Archive for the ‘Readings’ Category

This week’s advice

September 12th, 2009 by Jack

Don’t do what Mark Whicker did.  (The research was fine.  The column was awful.)

Today’s bonus: Here’s a good reaction to last week’s Michael Kinsley column on corrections.

Regret the error

September 5th, 2009 by Jack

This week, we used Nexis and Factiva for background research prior to reporting a story.

Are these databases also good for fact-checking your stories?

No, and here’s why.

Today’s bonus: One-stop shopping for news media errors.

Word of the day: focus

September 2nd, 2009 by Jack

Having received and reviewed your research prior to today’s “man on the street” interviews, I’ll quote one of my Craft teaching colleagues from the spring who must have used the same word at least a hundred times.


What was the focus of your reporting assignment?  Was it troop deployment in Afghanistan?  Not specifically.  Was it the neighborhoods where you were doing your interviews?  No again.  That’s not to say background on either of those subjects would be useless to your story, but they shouldn’t have been the focus of your research.  You weren’t going to be interviewing President Obama or General McChrystal, nor writing neighborhood profiles.

Given that you were going to be interviewing average citizens, the focus of your research should have been on the opinion of the general populace regarding troops in Afghanistan.  There are always stories mentioning polls and surveys on this sort of hot button topic.  Armed with that information, you could then compare what you found in your interviews to what the general populace thinks.  Did you find a different vibe in your neighborhood?  You might even be able to ask people some good follow up questions, such as, “Would you be surprised if I told you x percent of the population thinks such and such?”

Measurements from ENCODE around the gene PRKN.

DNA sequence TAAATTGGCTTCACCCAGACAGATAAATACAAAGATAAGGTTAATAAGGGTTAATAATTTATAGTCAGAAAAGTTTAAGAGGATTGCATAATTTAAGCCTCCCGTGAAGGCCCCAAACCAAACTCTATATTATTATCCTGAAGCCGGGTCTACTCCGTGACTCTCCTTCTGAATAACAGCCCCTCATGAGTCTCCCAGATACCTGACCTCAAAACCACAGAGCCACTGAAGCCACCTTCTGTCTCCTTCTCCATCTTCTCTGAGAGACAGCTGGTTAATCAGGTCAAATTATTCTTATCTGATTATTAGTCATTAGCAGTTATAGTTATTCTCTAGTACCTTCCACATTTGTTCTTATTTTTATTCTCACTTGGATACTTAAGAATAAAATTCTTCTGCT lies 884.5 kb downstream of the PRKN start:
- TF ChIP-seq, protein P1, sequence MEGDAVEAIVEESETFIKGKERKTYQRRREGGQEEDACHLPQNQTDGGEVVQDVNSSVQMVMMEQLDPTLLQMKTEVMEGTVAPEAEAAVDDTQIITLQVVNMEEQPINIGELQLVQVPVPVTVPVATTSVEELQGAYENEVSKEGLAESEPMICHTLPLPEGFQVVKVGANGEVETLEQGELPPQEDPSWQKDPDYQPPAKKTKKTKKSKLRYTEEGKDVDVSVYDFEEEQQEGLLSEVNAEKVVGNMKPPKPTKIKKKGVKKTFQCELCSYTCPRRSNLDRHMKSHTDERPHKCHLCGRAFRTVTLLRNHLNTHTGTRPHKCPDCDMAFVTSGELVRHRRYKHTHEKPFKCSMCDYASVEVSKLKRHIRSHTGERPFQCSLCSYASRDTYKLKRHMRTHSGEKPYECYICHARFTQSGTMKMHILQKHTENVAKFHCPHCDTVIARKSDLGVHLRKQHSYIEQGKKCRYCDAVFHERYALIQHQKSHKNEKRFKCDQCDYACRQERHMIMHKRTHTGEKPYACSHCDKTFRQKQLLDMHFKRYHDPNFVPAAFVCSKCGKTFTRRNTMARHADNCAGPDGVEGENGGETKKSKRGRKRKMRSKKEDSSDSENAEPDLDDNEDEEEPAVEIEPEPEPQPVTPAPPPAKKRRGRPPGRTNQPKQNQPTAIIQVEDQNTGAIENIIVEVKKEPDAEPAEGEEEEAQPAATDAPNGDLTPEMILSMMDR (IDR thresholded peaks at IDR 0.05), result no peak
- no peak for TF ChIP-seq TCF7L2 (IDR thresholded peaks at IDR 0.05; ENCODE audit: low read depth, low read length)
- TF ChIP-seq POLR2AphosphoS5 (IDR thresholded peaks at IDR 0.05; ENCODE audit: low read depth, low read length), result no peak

Kudos to those who e-mailed me yesterday asking for advice on how to tackle the research on this assignment.  I look forward to seeing how you incorporate your research into your work.

Today’s bonus: Since we’ll be talking about how to use social networking tools for research later this semester, I found this Times magazine article interesting.  Is the lure of Facebook wearing thin?

How I spent my summer

August 28th, 2009 by Jack

OK, I won’t bore you with a kiddie-style rundown of everything I did the last few months, but here’s some stuff I came across that may interest you…

Just this month, MSNBC acquired EveryBlock, a hyperlocal news aggregator you should definitely check out if you’re not already familiar with it. Also, several parties are challenging a settlement between Google Books and authors and publishers. And this week, I was happy to read that Wikipedia is getting stricter.

Earlier, I stumbled upon an interesting (albeit lengthy) web project about The Future of Journalism. Related to that, I largely agreed with this Columbia Journalism Review article, but found this Huffington Post piece utterly ridiculous.

Here’s a good 4-minute video on political fact-checking.

Twitter obsessed? Then check out The Ultimate List of Twitter Tools.

Speaking of Twitter, Editor & Publisher posted the Wall Street Journal’s rules for online conduct and Pro Football Talk did likewise with ESPN’s guidelines. In January, Poynter had posted the New York Times policy on social networking.

Speaking of the Times, an embarrassing snafu there last month showed the importance of fact-checking and research (more here and here). On the positive side, this New York City homicides map is pretty impressive and the paper continues to develop the Represent database of elected officials representing NYC addresses. Lastly, if you’re looking for Times-related laughs, did you read this article or see this segment from Comedy Central’s Daily Show?